Thanks be to God! He “comforts us in all our affliction so that we will be able to comfort” others “in any affliction” with same comfort He gave us! (verse 4) Our comfort through Christ is just as abundant as our sufferings of Christ (verse 5).
This isn’t to say that suffering is easy. On the contrary, Paul continues in verses 8-10:
8 For we do not want you to be unaware, brethren, of our affliction which came to us in Asia, that we were burdened excessively, beyond our strength, so that we despaired even of life; 9 indeed, we had the sentence of death within ourselves so that we would not trust in ourselves, but in God who raises the dead; 10 who delivered us from so great a peril of death, and will deliver us, He on whom we have set our hope.
I came to the same conclusion as Paul in verse 9: my depression was given me so that I wouldn’t trust in myself, “but in God who raises the dead.” When I came through it, I thanked and trusted Christ.
Continuing in 2 Corinthians, Paul reiterates his conclusion and struggles in verses 7-10:
7 But we have this treasure in earthen vessels, so that the surpassing greatness of the power will be of God and not from ourselves; 8 we are afflicted in every way, but not crushed; perplexed, but not despairing; 9 persecuted, but not forsaken; struck down, but not destroyed; 10 always carrying about in the body the dying of Jesus, so that the life of Jesus also may be manifested in our body.
Our weakness demonstrates the surpassing greatness of God’s power through us. We suffer, like Jesus, so that like Him, we may live.
Eucharistia makes its third debut in the following verses 15-18:
15 For all things are for your sakes, so that the grace which is spreading to more and more people may cause the giving of thanks to abound to the glory of God.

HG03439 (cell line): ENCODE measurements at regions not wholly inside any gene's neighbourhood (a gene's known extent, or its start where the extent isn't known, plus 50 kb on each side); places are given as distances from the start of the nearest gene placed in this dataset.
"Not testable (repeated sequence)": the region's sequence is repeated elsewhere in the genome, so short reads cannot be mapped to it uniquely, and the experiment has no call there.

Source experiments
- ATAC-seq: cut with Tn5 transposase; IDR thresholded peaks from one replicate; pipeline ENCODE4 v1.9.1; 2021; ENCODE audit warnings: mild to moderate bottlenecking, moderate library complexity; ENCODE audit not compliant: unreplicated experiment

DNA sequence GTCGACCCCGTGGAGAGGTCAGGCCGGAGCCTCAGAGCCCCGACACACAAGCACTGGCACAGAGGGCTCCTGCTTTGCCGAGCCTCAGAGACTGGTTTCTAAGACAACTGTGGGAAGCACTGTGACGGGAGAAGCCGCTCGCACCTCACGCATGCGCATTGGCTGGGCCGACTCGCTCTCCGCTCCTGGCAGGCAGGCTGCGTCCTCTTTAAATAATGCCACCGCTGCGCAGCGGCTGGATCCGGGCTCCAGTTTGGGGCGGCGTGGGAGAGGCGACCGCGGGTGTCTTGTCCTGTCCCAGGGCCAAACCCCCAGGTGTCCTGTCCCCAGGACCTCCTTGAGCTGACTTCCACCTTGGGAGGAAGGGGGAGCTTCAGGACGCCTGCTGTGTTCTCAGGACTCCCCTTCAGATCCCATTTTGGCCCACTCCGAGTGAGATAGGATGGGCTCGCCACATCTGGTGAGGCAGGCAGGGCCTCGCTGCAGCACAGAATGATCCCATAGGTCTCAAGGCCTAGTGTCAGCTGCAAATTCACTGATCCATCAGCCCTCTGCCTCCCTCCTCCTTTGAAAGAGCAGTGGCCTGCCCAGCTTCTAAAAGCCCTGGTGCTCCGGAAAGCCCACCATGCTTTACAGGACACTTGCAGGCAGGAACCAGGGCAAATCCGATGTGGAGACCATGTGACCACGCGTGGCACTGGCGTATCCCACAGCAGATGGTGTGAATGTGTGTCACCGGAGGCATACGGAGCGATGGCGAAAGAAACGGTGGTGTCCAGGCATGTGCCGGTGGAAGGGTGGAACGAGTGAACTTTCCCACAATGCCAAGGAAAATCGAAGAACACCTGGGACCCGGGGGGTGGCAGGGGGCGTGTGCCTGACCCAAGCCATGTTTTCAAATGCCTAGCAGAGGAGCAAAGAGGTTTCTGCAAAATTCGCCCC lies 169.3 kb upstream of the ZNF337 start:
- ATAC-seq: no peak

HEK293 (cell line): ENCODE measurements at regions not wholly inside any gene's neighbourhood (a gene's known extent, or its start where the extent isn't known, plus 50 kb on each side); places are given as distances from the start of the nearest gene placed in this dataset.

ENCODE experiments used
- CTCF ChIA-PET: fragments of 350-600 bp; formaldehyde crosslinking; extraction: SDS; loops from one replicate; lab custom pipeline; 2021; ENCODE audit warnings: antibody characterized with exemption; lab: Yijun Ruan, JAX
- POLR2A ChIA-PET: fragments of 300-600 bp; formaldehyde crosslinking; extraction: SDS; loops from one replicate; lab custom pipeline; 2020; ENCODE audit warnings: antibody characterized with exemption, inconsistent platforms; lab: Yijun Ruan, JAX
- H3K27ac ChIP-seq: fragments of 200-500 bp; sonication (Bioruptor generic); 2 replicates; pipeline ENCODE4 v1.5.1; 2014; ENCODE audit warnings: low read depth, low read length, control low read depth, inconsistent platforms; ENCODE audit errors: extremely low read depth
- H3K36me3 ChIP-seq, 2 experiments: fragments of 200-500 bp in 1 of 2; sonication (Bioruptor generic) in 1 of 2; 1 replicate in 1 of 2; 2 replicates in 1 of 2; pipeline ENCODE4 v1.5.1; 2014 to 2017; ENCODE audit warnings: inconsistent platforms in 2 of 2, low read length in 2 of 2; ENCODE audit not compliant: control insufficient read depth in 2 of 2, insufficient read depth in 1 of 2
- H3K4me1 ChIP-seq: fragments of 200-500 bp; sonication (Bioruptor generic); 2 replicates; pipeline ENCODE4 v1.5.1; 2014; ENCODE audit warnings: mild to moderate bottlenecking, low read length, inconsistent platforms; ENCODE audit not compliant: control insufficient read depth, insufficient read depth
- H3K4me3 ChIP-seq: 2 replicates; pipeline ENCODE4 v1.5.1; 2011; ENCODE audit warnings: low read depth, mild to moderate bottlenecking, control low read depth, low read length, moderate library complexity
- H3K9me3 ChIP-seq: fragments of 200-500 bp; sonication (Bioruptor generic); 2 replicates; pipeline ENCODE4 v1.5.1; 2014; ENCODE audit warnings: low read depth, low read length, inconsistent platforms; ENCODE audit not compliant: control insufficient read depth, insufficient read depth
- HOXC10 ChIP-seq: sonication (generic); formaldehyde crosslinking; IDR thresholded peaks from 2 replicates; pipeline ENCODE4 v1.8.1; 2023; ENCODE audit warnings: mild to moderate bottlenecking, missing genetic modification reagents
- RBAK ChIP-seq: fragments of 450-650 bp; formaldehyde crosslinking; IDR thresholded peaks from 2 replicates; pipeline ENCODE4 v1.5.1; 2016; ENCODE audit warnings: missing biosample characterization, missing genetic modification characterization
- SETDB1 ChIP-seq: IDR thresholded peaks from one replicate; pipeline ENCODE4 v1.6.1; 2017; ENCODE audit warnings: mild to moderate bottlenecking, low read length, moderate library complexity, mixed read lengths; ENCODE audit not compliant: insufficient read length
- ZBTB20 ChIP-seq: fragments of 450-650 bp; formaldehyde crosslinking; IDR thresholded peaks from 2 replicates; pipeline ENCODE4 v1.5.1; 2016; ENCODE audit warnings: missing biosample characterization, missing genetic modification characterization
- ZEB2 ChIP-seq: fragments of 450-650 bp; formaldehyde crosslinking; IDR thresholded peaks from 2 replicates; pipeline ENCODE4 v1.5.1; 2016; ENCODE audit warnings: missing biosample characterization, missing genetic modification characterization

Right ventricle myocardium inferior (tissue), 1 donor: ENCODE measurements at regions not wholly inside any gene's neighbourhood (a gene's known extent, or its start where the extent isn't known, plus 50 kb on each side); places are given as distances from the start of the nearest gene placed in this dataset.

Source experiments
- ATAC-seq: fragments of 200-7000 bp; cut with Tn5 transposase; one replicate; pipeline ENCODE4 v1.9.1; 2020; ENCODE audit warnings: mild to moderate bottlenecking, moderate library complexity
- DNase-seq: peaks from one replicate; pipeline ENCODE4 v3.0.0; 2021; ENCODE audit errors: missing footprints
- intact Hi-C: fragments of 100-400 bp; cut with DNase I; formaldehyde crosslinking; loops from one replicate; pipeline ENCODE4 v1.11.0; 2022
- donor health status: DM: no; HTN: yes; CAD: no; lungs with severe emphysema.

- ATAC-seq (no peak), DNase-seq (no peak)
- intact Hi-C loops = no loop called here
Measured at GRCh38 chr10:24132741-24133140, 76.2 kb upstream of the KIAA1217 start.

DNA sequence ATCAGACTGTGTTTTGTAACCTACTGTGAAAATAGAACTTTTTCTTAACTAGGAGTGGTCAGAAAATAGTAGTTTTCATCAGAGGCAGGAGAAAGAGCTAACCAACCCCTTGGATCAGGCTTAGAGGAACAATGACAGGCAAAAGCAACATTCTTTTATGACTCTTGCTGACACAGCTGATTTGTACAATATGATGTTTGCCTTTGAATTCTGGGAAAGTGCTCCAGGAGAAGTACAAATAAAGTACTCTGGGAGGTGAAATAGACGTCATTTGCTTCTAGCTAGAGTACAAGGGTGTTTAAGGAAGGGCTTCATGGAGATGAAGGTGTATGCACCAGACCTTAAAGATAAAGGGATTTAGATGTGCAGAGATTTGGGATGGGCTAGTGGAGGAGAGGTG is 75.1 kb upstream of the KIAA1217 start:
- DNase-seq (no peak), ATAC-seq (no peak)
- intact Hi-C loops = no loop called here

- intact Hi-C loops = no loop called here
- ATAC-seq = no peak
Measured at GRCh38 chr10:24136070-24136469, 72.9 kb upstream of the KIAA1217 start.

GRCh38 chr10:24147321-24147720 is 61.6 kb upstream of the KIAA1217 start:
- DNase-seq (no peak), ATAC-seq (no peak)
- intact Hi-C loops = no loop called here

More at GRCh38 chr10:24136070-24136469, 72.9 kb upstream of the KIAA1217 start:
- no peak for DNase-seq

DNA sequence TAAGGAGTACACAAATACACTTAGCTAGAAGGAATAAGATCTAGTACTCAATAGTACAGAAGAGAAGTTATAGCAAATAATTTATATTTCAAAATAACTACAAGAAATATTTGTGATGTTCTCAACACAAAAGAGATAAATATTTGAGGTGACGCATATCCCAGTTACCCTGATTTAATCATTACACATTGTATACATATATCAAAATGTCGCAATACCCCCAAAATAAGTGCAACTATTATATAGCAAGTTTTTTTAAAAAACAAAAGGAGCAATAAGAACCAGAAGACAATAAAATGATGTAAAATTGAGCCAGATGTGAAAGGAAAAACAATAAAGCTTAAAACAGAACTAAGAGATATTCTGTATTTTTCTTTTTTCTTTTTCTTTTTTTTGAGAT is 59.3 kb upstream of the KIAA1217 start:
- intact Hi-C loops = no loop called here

16 Therefore we do not lose heart, but though our outer man is decaying, yet our inner man is being renewed day by day. 17 For momentary, light affliction is producing for us an eternal weight of glory far beyond all comparison, 18 while we look not at the things which are seen, but at the things which are not seen; for the things which are seen are temporal, but the things which are not seen are eternal.
God’s grace “spreading to more and more people” causes a multiplication of thanks (eucharistia) to His glory (verse 15).
The fourth eucharistia is also in 2 Corinthians, Chapter 9:11-13:
11 you will be enriched in everything for all liberality, which through us is producing thanksgiving to God. 12 For the ministry of this service is not only fully supplying the needs of the saints, but is also overflowing through many thanksgivings to God. 13 Because of the proof given by this ministry, they will glorify God for your obedience to your confession of the gospel of Christ and for the liberality of your contribution to them and to all,
God richly supplies us with more than we need, which causes us and others to give thanks and glory to Him (or should).
The next instances of eucharistia are prescriptive. Paul tells us in Ephesians 5:4, Philippians 4:6, Colossians 2:7 and 4:2, 1 Timothy 2:1 and 4:3-4 that thanksgiving is to be an integral part of our life.
In Ephesians, Paul lists a slew of things we’re not to be. Instead, we’re to give thanks–the positive rather than all the former negative. In Philippians, we’re to include it in our requests to God for our needs, so that we’re not anxious. In Colossians 2, we’re to abound with thanksgiving. In Colossians 4, thanksgiving is linked with prayer, something we’re to be cautious, active and attentive in doing.